Preston Fairlamb: First Taste Of Freedom

By Bernadette Bernon

How boating changed a young boy's life.

Preston FairlambPhoto: Jennifer Fairlamb

When Preston Fairlamb was 6 years old, the autistic boy was almost nonverbal and rarely showed expression, recalls his mother Jennifer. But that all changed when the Chicago family traveled up to Door County, Wisconsin, to visit Jennifer's parents, who, at the time, sailed a C&C 37 and had friends who offered tube rides from their powerboat.

"The power of that boat lit Preston up," Jennifer says. "That summer, we put him in the donut behind the boat. We'd never seen him so happy. He has difficulty navigating the world, but when he was on that tube, it transformed him." It also transformed Preston's grandparents. A few years later, they bought a Chris-Craft Launch 25.

Until that first summer with the runabout, Preston would only verbalize simple food requests like "nuggets" or "juice." Then suddenly, boating seemed to stimulate new language for him. He began to develop his vocabulary around the boat. Where he couldn't find words before, he emerged with new words, and the first were "Do it again," "Faster!" and "More tubing!"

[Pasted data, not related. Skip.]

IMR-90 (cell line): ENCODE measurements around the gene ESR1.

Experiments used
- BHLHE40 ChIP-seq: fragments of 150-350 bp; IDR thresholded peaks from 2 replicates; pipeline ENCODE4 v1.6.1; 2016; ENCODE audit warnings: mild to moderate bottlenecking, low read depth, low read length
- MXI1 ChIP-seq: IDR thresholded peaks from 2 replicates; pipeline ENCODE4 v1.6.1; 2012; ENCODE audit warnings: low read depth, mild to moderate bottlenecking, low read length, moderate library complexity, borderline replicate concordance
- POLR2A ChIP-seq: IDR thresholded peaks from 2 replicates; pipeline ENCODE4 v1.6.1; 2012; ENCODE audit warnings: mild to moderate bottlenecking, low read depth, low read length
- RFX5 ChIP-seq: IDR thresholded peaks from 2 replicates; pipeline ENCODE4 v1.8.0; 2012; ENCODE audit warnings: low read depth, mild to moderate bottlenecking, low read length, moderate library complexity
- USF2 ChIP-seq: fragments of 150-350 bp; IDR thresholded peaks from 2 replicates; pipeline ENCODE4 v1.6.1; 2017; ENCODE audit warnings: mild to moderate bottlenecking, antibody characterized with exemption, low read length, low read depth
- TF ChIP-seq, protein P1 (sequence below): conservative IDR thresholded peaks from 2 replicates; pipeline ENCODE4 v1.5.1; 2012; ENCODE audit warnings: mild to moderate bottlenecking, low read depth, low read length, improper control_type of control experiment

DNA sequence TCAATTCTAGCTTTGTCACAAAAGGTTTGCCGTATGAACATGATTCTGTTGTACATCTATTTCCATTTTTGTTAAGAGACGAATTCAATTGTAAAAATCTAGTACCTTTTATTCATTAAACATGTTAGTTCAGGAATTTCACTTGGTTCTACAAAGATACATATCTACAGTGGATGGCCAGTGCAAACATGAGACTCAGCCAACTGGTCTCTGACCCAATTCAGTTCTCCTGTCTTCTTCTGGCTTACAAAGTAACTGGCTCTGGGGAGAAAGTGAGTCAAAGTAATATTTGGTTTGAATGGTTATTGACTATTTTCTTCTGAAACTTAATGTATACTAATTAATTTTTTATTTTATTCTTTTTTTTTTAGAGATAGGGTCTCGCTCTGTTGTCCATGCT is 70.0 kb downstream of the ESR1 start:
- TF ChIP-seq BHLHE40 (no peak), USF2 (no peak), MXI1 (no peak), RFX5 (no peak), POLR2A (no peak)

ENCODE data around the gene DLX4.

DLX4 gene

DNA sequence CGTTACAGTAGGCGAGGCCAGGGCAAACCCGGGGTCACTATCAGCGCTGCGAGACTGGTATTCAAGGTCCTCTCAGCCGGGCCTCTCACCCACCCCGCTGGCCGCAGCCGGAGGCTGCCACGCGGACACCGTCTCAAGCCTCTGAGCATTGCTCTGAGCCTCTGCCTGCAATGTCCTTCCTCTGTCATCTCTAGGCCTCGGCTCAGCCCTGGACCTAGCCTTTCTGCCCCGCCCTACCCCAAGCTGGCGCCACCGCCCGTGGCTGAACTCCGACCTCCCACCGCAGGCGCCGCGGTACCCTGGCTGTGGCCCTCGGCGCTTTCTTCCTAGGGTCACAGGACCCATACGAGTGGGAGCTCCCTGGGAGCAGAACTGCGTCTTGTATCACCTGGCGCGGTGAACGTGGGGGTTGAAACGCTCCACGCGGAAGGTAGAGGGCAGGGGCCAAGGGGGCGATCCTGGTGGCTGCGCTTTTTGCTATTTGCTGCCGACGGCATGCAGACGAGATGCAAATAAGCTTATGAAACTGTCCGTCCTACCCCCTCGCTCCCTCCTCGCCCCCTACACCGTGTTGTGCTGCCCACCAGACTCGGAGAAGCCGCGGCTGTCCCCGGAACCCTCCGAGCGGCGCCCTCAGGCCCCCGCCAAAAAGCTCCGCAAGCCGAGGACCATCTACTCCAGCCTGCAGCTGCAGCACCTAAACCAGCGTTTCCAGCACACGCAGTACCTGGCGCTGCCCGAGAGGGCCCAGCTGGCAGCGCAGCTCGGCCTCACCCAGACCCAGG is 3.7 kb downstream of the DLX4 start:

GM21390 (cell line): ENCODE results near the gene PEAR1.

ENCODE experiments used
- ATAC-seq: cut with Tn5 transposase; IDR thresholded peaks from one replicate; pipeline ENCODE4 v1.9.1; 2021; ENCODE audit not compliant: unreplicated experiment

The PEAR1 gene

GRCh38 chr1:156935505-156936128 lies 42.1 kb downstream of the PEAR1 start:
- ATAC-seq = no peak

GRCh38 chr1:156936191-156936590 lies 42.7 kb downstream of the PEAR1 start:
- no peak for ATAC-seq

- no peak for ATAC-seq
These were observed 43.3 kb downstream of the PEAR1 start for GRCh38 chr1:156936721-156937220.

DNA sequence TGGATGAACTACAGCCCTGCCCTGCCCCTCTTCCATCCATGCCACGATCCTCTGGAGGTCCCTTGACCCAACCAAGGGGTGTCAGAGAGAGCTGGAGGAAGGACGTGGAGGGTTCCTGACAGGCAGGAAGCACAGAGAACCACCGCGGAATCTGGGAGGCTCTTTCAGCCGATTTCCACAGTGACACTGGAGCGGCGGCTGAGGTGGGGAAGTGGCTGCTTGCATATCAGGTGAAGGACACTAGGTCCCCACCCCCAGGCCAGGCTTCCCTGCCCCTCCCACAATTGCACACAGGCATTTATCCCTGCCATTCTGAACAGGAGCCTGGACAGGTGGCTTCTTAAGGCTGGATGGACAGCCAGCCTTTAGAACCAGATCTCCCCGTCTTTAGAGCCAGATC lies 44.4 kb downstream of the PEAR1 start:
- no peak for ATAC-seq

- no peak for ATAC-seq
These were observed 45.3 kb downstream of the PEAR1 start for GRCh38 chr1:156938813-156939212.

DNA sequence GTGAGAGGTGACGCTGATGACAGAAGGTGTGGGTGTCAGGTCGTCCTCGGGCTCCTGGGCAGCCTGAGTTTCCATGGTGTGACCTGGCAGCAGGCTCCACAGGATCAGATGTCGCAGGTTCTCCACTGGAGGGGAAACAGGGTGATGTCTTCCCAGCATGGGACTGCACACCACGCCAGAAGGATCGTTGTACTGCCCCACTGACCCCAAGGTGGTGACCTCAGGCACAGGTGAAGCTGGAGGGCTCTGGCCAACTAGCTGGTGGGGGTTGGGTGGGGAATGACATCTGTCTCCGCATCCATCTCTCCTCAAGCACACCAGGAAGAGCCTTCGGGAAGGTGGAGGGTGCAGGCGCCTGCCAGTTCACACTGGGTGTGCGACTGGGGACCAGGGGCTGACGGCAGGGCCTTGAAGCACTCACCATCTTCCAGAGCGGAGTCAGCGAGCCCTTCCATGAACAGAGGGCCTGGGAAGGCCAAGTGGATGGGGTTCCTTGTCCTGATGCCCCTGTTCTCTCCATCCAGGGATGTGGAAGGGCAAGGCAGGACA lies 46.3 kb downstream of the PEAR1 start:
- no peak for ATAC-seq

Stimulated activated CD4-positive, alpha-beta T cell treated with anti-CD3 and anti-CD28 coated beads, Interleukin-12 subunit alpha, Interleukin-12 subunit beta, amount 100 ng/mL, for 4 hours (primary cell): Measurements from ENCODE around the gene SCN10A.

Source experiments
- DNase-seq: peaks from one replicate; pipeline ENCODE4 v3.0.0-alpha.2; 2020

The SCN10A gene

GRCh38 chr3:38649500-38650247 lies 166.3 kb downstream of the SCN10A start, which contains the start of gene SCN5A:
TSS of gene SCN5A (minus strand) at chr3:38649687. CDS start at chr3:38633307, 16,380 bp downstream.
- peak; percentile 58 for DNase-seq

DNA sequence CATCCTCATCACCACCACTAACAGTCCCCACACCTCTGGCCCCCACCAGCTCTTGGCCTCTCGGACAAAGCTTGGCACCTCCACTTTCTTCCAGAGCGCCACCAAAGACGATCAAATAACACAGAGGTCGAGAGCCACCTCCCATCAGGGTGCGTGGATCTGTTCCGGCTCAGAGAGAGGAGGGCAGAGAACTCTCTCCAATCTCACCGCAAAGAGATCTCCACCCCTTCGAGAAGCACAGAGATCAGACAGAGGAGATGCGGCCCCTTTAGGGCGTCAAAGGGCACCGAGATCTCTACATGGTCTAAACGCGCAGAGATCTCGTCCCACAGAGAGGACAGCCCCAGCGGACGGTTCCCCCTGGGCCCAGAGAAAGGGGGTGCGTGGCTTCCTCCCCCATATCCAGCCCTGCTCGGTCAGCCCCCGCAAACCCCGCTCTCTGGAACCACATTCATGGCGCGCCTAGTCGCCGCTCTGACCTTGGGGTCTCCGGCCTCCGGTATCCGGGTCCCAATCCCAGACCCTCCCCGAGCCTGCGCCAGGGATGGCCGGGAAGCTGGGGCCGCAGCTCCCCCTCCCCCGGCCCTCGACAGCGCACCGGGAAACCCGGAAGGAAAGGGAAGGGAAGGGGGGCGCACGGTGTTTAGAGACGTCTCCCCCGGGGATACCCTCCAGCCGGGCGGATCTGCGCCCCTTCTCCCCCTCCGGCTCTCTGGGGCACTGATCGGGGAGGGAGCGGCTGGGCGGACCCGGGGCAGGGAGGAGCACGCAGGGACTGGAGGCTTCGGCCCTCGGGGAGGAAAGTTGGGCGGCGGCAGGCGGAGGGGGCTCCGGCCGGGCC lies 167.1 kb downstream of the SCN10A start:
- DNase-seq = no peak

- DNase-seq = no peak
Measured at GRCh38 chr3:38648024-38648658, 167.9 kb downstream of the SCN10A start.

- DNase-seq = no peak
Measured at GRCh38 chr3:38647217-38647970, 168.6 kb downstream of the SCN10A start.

Now 21, Preston's passion for being on a boat remains. He's at his happiest on the water. The family has a Sea-Doo personal watercraft that he loves; the movement awakens his senses in all good ways. He reads the waves and can tell when the big waves are coming.

"Boating changed Preston's life," says Jennifer. "Children with developmental and intellectual disabilities can have such a hard time getting through the day. They have to work so hard to deal with all the stimulation that comes at them. Finding a recreational activity that relieves some of the stress has given my son an outlet. It was his first taste of freedom. And the comfort and peace he gets from the water usually makes the rest of his day more calm."

Preston now works with a job coach part-time on a janitorial team. Every summer, when the family comes back from their boating vacation, he constantly replays the videos from the trip. Even in the winter, he watches his videos of the boat moving through the water and of himself with the wind rushing though his hair. It's given him something to share with his coworkers, peers, and aids.

"Everyone knows this is what he loves," says his mom. "He shows them pictures and videos on his iPad, and they encourage him. ‘Wow! Look at Preston!' they all say, and he beams with joy. Being on the boat opened up a new world for him."  

— Published: February/March 2017

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